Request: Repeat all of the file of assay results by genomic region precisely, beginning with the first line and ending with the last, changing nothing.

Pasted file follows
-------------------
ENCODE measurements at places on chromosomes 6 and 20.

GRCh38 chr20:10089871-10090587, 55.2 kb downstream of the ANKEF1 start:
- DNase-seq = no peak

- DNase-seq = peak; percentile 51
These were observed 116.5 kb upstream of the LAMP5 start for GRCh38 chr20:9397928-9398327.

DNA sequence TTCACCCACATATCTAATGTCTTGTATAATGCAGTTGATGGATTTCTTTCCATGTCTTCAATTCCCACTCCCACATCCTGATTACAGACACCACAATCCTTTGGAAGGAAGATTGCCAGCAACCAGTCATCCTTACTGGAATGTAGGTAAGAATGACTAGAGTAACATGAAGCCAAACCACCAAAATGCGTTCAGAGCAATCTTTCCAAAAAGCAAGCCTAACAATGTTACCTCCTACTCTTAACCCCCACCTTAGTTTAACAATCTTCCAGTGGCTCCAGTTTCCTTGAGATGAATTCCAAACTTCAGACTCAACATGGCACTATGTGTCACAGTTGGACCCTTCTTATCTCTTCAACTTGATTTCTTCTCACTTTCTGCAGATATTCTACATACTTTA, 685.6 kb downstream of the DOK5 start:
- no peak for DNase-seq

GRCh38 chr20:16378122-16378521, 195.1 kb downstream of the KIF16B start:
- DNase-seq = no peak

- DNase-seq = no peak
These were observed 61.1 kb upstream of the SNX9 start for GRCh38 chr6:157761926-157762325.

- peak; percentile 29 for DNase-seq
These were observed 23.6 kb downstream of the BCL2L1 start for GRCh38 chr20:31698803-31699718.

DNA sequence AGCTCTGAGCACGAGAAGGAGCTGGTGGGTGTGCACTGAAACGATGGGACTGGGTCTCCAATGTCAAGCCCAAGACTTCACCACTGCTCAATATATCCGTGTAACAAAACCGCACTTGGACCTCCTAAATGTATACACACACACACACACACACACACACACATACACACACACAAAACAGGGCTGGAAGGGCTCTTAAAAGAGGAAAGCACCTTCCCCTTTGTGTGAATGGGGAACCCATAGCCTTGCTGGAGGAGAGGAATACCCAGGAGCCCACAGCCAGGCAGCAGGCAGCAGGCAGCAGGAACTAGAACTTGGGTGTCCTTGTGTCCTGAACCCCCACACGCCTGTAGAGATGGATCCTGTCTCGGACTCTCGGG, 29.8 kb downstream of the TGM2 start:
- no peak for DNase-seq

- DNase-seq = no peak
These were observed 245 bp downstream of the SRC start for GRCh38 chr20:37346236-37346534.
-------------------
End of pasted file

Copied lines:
ENCODE measurements at places on chromosomes 6 and 20.

GRCh38 chr20:10089871-10090587, 55.2 kb downstream of the ANKEF1 start:
- DNase-seq = no peak

- DNase-seq = peak; percentile 51
These were observed 116.5 kb upstream of the LAMP5 start for GRCh38 chr20:9397928-9398327.

DNA sequence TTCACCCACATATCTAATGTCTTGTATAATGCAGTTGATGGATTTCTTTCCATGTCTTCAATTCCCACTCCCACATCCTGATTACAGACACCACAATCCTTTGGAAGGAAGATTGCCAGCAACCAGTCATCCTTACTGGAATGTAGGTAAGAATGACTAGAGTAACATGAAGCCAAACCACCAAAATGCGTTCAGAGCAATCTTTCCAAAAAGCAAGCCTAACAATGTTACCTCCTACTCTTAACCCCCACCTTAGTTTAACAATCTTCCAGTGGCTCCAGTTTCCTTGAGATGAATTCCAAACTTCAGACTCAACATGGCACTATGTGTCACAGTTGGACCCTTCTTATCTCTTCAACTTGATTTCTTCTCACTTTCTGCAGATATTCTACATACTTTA, 685.6 kb downstream of the DOK5 start:
- no peak for DNase-seq

GRCh38 chr20:16378122-16378521, 195.1 kb downstream of the KIF16B start:
- DNase-seq = no peak

- DNase-seq = no peak
These were observed 61.1 kb upstream of the SNX9 start for GRCh38 chr6:157761926-157762325.

- peak; percentile 29 for DNase-seq
These were observed 23.6 kb downstream of the BCL2L1 start for GRCh38 chr20:31698803-31699718.

DNA sequence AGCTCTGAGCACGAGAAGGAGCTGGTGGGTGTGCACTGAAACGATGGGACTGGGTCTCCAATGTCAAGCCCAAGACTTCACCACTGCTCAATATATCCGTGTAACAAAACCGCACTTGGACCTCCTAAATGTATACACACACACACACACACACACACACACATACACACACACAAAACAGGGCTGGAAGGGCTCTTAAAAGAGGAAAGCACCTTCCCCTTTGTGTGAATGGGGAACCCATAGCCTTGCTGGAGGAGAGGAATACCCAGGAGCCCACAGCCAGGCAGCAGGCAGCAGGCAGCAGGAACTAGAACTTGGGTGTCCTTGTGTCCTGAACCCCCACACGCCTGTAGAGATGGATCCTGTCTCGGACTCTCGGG, 29.8 kb downstream of the TGM2 start:
- no peak for DNase-seq

- DNase-seq = no peak
These were observed 245 bp downstream of the SRC start for GRCh38 chr20:37346236-37346534.